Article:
Muthoot Finance has recently launched an issue of redeemable non-convertible debentures. The issue opened on May 25 and will remain open till June 17.
This is a public issue of secured redeemable non-convertible debentures of base size of ₹75 crore with an option to retain oversubscription up to ₹225 crore aggregating up to tranche-II issue limit of ₹300 crore.
The NCDs are proposed to be listed on the BSE. The allotment will be on first come first serve basis. There are seven investment options with ‘monthly’ or ‘annual’ interest payment frequency or ‘on maturity redemption’ payment with coupon ranging from 7.25 percent per annum to 8 per annum, the company said in a statement.
The interest rate varies from tenor to duration of interest payment. When the interest payment is annual, rate of interest is 7.5 percent per annum for 36 months, 7.75 percent per annum for 60 months, and 8 percent per annum for 84 months.
At the same time, in case of monthly interest payment option, the rate of interest is 7.25 percent for 36 months and 7.5 percent for 60 months.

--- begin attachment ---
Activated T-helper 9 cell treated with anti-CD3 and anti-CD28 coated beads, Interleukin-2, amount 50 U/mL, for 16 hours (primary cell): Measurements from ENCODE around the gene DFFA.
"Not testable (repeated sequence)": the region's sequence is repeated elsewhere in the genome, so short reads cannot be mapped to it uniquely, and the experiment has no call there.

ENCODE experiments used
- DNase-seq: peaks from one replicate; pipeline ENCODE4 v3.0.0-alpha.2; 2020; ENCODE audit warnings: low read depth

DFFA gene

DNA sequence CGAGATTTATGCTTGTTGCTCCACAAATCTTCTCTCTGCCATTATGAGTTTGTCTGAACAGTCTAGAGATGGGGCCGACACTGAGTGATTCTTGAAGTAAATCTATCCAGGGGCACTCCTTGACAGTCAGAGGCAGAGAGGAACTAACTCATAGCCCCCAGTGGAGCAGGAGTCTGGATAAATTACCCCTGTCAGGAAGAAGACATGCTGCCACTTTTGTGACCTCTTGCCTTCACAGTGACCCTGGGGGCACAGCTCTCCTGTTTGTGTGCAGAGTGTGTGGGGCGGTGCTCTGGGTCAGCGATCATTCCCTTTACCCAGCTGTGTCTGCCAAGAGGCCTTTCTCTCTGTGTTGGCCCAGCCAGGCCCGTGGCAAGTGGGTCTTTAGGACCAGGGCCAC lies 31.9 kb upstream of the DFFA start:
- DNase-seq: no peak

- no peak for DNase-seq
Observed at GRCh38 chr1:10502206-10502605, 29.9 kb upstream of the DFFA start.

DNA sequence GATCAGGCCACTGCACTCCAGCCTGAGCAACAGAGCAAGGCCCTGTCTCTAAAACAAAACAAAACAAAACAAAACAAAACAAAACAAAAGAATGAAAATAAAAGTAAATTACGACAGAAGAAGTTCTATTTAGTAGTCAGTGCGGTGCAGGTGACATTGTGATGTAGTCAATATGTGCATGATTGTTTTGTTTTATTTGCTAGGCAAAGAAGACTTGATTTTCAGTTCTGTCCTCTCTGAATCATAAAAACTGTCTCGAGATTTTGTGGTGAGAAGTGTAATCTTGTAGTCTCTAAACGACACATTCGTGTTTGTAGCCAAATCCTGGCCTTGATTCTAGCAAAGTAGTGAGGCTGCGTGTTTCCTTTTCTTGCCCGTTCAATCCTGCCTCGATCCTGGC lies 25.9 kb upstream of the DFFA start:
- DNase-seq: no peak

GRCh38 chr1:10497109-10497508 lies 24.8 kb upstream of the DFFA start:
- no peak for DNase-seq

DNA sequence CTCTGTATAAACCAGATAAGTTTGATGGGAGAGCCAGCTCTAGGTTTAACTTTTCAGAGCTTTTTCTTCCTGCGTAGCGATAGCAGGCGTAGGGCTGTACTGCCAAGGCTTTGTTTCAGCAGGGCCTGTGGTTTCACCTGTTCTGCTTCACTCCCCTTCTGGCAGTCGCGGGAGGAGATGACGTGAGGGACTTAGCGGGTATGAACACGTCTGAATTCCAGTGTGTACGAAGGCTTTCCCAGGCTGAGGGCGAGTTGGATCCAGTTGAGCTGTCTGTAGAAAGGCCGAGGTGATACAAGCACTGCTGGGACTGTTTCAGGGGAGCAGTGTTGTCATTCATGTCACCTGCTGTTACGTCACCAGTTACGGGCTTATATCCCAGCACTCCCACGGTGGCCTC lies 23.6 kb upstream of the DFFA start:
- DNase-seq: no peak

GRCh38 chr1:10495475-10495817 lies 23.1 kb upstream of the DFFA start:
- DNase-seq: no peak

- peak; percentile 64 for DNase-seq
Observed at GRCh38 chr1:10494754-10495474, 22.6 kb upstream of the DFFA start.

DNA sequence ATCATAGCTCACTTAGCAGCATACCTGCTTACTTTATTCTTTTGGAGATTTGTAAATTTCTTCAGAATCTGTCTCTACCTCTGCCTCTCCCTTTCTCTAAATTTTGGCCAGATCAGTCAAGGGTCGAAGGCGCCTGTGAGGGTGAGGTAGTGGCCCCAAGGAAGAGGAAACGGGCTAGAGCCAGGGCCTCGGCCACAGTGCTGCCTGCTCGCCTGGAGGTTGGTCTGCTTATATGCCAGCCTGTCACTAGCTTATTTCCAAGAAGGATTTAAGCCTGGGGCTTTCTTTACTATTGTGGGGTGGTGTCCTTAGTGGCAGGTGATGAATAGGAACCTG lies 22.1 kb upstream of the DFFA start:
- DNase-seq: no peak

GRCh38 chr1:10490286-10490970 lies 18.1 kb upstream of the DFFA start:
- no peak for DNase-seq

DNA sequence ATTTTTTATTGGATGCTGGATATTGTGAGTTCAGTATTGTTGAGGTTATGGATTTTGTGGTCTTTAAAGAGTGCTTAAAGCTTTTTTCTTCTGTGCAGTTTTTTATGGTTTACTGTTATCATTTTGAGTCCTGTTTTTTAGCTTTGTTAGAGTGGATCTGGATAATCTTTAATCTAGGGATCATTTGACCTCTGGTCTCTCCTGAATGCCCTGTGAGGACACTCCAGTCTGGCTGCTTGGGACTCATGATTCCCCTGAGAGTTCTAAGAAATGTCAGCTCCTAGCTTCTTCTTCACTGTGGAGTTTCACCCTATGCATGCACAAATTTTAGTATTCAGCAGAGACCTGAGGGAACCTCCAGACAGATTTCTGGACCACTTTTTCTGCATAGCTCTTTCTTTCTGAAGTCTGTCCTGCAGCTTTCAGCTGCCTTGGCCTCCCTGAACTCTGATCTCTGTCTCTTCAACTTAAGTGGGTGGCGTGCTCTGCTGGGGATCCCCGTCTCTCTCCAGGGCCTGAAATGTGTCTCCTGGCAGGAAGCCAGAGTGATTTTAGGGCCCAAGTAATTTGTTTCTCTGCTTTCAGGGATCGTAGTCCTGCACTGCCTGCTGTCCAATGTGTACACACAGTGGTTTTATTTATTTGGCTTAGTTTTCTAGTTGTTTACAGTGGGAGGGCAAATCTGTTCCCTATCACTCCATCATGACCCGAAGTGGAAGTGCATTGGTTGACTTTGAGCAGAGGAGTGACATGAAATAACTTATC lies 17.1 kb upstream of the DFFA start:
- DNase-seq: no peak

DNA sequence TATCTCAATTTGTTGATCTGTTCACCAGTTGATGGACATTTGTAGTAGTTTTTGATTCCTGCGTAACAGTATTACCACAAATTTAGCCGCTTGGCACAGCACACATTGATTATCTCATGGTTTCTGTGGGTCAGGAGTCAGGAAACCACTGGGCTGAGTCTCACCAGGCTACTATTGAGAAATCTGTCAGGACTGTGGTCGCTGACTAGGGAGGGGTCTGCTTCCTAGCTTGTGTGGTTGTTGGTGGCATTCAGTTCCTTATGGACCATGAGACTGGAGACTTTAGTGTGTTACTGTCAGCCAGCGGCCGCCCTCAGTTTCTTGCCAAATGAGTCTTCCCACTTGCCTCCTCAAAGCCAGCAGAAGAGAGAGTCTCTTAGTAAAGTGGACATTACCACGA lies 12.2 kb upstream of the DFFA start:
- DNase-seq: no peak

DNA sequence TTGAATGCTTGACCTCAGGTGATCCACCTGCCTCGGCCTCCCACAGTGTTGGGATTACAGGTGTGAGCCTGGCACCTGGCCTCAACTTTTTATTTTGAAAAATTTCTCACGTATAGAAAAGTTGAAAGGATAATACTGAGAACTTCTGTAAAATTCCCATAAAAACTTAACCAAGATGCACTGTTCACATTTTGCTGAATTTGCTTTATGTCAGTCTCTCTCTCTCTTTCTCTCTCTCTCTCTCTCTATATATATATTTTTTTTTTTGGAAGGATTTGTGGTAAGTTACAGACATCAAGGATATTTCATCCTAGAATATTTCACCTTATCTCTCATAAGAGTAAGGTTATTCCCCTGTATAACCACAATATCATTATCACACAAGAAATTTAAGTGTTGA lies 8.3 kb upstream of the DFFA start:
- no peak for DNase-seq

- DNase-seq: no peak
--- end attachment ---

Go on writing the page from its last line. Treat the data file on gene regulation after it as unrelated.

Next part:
|Tenor||Interest (%) (annual)||Interest (%) (monthly)|
On maturity, an amount of ₹one lakh will grow to become ₹1,24,230 after 36 months, and ₹1,45,240 after 60 months.
Financial advisors often advice their clients to look at the credit rating of the issue. In this case, the rating is AA+ by ICRA which denotes 'high degree of safety regarding timely servicing of financial obligations and carry very low credit risk'.
Investors can make the application only through ASBA (Application Supported by Blocked Amount) as no cash or cheque is accepted for the issue.
George Alexander Muthoot, managing director, Muthoot Finance, said, “We have allocated 90% of the issue for retail and high net-worth individual investors who will be getting 0.50% p.a more than the interest rate applicable for institutions and corporates. Moreover, interest rates have been increased by 0.25% p.a. in this issue compared to the previous issue."
FDs rates offered by banks
It is noteworthy to mention that banks and NBFCs have been raising interest rates for some time now. Last month, South Indian Bank raised its fixed deposit interest rates which are now as high as 6 percent for long tenor deposits. This was followed by Bajaj Finance raising its interest rates. Bajaj Finance also raised its term deposit rates, with effect from April 25.
The State Bank of India (SBI) also raised interest rates on long-term fixed deposits (FDs) by up to 15 basis points (bps) with effect from February 15.
HDFC Bank also announced a hike in interest rates on fixed deposit (FD) with effect from February 14. And it was the second time in two months when HDFC Bank raised the interest rates as the private lender, in January, also raised its interest rates by five to ten basis points.